Understanding Inheritance Tax and Gifts

IHT and gifts explained

Planning for the future is something we all come to sooner or later, and when the time arrives to decide what will happen to our assets, it’s worth knowing how to ensure our loved ones benefit as much as possible. With this in mind, here is a short guide on how you can reduce your inheritance tax (IHT) obligations with gifts.

What is the IHT threshold?

Inheritance tax is paid on an estate if the combined sum of all the deceased’s assets reaches over £325,000. It is usually settled by the family of the deceased, at a rate of 40% on any amount over that threshold. In addition, there is a home allowance – the Residence Nil Rate Band – which enables an extra £125,000 to be used against the decedent’s main home to reduce the amount of IHT paid. This can only be used, however, if the home is being passed to children or grandchildren.

Combined, the allowance for 2018/19 then, is £450,000. Should an estate be worth, for example, £550,000, the tax due on it would be £40,000 (40% of the £100,000 in excess of the allowance).

How can I reduce IHT with gifts?

There are several ways to make gifts during your lifetime, which reduces the amount of IHT that will be due on your estate. Gifts made to a spouse or civil partner, as well as those made to charities, universities or national museums are always tax-free. In addition to these, tax-free gifts can be made to relatives getting married or entering a civil partnership: £5,000 can be made to a child, while £2,500 can be made to a grandchild or more remote relative.

More general tax-free allowances also exist, enabling you to gift sums annually. For example, an unlimited number of gifts worth up to £250 each can be made annually to whomever you choose, while an additional £3,000 can be made, as long as it goes to someone not in receipt of one of the £250 gifts.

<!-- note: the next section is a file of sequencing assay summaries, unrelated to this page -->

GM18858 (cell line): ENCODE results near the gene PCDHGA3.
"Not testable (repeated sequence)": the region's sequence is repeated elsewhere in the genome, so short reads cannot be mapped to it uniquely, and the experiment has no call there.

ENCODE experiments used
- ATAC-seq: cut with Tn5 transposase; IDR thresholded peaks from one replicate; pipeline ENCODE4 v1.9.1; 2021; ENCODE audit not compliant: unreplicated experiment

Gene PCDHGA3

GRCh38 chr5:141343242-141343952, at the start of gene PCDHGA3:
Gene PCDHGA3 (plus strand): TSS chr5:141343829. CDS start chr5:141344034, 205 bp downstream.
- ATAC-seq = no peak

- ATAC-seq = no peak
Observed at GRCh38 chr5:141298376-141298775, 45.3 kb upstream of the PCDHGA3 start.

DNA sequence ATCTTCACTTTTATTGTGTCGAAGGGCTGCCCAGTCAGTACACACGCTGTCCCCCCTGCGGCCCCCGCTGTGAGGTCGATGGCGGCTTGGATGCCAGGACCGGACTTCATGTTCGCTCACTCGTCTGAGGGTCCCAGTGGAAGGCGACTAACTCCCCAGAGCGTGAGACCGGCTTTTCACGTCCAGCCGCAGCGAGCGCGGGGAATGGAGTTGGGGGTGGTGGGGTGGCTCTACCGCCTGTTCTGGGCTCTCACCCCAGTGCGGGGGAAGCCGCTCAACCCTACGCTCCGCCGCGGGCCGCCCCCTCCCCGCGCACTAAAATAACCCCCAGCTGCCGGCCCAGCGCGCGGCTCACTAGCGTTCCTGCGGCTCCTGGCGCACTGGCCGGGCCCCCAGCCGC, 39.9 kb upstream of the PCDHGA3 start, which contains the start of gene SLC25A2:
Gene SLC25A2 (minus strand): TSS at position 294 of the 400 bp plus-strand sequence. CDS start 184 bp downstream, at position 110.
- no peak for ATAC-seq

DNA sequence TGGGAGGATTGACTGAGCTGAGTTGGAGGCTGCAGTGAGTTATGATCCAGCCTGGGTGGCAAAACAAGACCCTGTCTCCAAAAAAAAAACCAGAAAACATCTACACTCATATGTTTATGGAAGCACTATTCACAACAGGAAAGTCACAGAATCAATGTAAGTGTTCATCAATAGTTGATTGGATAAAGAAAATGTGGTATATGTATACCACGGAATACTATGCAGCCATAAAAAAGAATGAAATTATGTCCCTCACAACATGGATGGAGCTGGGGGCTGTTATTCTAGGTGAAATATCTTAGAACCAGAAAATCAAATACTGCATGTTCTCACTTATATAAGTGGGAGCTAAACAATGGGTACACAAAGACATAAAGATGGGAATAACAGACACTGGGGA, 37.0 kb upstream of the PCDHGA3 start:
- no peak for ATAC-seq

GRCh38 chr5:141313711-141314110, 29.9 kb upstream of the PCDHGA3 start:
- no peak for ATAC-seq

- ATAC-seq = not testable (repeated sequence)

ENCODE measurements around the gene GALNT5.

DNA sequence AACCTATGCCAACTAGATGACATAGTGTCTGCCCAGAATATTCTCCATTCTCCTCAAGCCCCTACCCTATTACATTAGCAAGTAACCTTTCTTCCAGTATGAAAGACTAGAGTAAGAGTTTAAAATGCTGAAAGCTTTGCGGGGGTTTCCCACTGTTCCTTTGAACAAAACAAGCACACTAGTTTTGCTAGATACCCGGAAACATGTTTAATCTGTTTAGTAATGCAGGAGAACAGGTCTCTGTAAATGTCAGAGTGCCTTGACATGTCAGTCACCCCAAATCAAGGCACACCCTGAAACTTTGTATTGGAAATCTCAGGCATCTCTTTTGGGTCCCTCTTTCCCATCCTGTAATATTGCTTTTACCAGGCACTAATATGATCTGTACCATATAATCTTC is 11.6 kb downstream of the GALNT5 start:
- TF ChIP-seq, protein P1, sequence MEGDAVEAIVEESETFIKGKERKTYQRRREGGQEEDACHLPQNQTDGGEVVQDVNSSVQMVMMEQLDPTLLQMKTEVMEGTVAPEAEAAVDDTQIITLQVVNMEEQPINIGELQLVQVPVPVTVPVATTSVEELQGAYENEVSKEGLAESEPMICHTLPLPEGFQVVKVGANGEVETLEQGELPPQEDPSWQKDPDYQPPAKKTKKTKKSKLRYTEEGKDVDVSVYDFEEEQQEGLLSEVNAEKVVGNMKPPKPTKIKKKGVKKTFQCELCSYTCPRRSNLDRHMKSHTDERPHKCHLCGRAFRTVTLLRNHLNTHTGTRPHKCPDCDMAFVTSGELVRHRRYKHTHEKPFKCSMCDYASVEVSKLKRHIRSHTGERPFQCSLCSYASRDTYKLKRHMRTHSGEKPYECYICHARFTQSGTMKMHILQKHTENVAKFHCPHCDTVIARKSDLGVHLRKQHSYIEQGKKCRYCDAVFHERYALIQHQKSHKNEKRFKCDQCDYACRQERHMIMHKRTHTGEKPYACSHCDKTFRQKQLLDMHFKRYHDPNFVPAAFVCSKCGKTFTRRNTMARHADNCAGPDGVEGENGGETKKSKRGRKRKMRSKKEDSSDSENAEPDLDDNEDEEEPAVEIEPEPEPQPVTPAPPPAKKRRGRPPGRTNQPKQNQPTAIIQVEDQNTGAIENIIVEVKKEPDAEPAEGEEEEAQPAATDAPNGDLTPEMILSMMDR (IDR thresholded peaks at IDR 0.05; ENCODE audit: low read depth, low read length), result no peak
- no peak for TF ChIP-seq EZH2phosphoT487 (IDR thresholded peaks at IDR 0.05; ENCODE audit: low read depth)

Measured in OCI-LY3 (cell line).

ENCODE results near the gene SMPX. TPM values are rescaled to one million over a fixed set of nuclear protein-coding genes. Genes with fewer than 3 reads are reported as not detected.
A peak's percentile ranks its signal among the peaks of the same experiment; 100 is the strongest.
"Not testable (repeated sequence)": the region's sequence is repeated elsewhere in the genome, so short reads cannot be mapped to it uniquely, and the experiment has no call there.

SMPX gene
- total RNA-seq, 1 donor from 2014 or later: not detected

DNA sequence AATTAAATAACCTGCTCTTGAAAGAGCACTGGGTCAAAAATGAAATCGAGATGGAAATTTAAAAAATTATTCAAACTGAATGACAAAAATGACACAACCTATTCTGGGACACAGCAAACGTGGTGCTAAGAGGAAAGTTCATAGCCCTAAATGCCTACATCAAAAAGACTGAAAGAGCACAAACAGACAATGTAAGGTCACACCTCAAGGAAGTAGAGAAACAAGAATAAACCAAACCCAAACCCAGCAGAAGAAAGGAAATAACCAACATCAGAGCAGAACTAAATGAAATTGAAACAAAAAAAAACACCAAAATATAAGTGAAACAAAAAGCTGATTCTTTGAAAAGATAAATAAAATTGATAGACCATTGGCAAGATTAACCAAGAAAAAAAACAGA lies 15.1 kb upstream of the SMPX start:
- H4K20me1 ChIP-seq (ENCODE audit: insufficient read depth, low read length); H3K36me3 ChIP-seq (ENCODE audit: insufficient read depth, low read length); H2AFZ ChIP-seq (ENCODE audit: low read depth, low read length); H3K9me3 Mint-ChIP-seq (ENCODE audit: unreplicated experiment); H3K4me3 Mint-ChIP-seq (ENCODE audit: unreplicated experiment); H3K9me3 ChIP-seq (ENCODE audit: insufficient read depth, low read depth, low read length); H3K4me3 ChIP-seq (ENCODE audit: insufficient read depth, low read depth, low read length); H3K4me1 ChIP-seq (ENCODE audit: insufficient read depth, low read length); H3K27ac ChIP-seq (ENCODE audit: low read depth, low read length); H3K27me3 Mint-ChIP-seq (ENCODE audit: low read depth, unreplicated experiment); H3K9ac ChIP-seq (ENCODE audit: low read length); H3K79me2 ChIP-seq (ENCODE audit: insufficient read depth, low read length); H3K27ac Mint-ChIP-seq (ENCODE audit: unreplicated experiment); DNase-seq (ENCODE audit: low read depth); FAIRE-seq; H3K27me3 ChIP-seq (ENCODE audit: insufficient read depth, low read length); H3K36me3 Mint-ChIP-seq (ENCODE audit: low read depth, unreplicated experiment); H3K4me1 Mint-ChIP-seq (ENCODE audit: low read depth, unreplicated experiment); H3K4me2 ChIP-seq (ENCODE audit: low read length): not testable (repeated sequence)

Potentially Exempt Transfers (PETs)

There are some gifts that may be liable for IHT, depending on when they were made. These are referred to a Potentially Exempt Transfers (PETs) and require you to live for at least seven years after they are made in order to be tax-free. If you pass away earlier, however, one of two things may happen.

The first scenario is that the PET is reassessed using a tapered system, whereby the tax due is reduced depending on how many years you lived after it was made. The remaining percentage is then added to any other taxable gifts made in the seven years prior to the PET, including any assets that have been put into trust. That means some assets made up to 14 years before death can have their tax liability affected. If tax is owed, the recipient of the PET will need to pay it.

In the second scenario, the PET is simply added to your estate and taxed accordingly. If the combined sum of all the assets, including the PET and other taxable gifts, comes to more than £325,000, the 40% IHT rate will apply to anything above that threshold.

If you need support with inheritance tax planning, seek help from a chartered accountant today, such as THP Chartered Accountants.

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